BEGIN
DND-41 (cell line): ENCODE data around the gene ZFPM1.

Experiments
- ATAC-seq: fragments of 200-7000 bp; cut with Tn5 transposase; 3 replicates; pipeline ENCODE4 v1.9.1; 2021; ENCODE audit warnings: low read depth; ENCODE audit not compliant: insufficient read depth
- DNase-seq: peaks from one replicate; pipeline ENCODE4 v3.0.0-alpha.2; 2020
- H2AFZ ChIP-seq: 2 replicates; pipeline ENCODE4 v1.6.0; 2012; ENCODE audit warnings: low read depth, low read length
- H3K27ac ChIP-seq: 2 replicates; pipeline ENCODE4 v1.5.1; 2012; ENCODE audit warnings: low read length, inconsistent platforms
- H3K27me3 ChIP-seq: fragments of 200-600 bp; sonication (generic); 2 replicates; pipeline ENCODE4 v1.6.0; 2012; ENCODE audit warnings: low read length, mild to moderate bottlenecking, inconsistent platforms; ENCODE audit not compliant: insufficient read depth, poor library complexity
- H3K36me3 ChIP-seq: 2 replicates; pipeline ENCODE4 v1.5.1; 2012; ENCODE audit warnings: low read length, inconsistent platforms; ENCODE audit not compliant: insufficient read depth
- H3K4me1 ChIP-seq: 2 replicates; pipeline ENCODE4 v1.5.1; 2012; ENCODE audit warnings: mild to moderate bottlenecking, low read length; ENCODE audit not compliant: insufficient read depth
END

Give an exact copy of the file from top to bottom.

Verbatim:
DND-41 (cell line): ENCODE data around the gene ZFPM1.

Experiments
- ATAC-seq: fragments of 200-7000 bp; cut with Tn5 transposase; 3 replicates; pipeline ENCODE4 v1.9.1; 2021; ENCODE audit warnings: low read depth; ENCODE audit not compliant: insufficient read depth
- DNase-seq: peaks from one replicate; pipeline ENCODE4 v3.0.0-alpha.2; 2020
- H2AFZ ChIP-seq: 2 replicates; pipeline ENCODE4 v1.6.0; 2012; ENCODE audit warnings: low read depth, low read length
- H3K27ac ChIP-seq: 2 replicates; pipeline ENCODE4 v1.5.1; 2012; ENCODE audit warnings: low read length, inconsistent platforms
- H3K27me3 ChIP-seq: fragments of 200-600 bp; sonication (generic); 2 replicates; pipeline ENCODE4 v1.6.0; 2012; ENCODE audit warnings: low read length, mild to moderate bottlenecking, inconsistent platforms; ENCODE audit not compliant: insufficient read depth, poor library complexity
- H3K36me3 ChIP-seq: 2 replicates; pipeline ENCODE4 v1.5.1; 2012; ENCODE audit warnings: low read length, inconsistent platforms; ENCODE audit not compliant: insufficient read depth
- H3K4me1 ChIP-seq: 2 replicates; pipeline ENCODE4 v1.5.1; 2012; ENCODE audit warnings: mild to moderate bottlenecking, low read length; ENCODE audit not compliant: insufficient read depth